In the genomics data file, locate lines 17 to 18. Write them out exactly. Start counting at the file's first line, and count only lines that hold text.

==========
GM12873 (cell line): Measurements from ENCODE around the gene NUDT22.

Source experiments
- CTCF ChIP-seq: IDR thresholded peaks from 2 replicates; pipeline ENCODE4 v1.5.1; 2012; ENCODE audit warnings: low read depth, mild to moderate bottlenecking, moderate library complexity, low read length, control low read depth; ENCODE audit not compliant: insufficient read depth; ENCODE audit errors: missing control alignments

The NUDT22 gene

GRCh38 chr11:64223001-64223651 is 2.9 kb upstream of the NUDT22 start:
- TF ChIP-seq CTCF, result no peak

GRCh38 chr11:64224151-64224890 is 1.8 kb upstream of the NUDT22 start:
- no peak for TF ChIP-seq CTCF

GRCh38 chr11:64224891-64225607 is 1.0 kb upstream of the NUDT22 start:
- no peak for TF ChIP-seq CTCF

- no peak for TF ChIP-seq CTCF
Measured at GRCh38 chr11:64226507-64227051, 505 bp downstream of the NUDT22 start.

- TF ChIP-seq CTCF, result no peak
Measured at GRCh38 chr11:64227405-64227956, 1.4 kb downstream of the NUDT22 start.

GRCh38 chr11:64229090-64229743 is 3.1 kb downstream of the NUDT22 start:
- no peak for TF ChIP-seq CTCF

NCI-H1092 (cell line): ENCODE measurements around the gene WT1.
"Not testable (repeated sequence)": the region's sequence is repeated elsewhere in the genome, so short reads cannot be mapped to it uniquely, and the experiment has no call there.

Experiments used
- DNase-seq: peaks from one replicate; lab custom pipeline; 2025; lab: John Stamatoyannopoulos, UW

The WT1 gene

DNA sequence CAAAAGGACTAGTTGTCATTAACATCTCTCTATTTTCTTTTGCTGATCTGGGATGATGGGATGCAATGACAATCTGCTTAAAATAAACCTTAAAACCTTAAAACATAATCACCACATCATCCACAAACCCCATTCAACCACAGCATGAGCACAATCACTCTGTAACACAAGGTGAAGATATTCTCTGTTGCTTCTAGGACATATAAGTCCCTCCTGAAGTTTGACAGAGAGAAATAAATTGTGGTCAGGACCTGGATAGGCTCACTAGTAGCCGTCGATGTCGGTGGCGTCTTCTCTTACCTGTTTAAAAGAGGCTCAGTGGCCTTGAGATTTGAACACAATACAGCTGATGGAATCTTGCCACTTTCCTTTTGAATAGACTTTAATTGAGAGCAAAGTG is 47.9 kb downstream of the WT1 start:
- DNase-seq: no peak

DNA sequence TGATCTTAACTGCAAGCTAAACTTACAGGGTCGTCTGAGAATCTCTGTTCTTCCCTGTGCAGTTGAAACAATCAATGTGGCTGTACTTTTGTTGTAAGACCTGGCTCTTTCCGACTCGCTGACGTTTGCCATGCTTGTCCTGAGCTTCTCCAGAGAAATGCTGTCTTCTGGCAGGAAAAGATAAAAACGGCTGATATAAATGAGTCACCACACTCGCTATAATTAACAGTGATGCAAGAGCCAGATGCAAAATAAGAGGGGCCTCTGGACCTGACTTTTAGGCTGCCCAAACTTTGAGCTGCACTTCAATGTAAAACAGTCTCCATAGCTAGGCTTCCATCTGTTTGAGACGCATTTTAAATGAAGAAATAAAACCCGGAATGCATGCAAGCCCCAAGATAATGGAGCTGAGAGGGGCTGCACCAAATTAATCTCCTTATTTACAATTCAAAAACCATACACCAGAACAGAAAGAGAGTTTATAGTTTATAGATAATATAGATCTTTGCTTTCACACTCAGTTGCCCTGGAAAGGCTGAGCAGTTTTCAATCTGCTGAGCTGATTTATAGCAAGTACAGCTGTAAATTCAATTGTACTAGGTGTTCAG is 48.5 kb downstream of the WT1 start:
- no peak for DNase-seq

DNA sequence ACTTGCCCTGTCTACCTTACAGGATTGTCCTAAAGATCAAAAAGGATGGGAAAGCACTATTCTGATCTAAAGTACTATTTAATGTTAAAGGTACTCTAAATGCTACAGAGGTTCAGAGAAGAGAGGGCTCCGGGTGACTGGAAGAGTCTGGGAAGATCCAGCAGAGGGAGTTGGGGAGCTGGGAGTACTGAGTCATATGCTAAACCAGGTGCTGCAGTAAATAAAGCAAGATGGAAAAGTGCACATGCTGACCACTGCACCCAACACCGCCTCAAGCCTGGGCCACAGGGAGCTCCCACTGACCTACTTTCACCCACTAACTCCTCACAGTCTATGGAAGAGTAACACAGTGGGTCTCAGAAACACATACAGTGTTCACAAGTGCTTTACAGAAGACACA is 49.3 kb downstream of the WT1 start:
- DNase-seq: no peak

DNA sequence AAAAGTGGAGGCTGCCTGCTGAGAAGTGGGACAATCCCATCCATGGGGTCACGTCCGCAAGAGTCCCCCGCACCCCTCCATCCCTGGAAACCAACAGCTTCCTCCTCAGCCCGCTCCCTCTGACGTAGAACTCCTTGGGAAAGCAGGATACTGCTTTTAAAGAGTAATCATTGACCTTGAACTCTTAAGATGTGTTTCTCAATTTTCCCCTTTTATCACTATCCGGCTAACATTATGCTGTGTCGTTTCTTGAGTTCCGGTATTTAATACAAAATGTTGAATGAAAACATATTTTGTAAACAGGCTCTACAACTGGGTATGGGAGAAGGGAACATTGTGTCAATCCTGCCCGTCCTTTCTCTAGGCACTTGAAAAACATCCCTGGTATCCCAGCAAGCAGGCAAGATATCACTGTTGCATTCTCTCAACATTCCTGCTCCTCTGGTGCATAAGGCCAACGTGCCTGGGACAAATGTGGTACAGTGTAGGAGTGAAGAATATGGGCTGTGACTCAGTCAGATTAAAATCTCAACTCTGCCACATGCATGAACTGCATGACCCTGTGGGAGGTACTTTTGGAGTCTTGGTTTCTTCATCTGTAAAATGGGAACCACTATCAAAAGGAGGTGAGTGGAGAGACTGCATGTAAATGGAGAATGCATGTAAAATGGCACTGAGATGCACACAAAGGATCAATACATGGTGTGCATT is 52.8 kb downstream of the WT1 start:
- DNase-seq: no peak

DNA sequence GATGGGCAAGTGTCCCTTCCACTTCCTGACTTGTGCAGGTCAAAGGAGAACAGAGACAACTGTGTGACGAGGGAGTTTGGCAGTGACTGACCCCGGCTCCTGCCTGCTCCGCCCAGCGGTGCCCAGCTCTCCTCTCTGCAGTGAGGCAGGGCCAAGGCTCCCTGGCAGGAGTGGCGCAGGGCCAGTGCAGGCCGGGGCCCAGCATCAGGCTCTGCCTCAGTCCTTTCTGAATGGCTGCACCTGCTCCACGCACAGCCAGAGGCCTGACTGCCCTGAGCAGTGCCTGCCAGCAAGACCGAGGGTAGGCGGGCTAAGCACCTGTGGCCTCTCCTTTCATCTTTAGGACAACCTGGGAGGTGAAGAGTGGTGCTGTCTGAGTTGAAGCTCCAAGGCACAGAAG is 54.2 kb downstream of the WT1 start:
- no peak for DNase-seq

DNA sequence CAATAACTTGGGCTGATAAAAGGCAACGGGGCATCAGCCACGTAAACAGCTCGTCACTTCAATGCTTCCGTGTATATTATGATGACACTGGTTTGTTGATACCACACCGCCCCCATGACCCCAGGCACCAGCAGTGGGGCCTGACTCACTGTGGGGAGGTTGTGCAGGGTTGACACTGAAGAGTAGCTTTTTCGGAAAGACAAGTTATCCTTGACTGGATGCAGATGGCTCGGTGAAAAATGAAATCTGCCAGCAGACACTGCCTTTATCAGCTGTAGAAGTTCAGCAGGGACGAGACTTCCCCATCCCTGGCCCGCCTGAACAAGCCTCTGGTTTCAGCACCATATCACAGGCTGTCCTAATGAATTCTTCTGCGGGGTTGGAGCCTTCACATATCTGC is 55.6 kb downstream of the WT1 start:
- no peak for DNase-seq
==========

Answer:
NCI-H1092 (cell line): ENCODE measurements around the gene WT1.
"Not testable (repeated sequence)": the region's sequence is repeated elsewhere in the genome, so short reads cannot be mapped to it uniquely, and the experiment has no call there.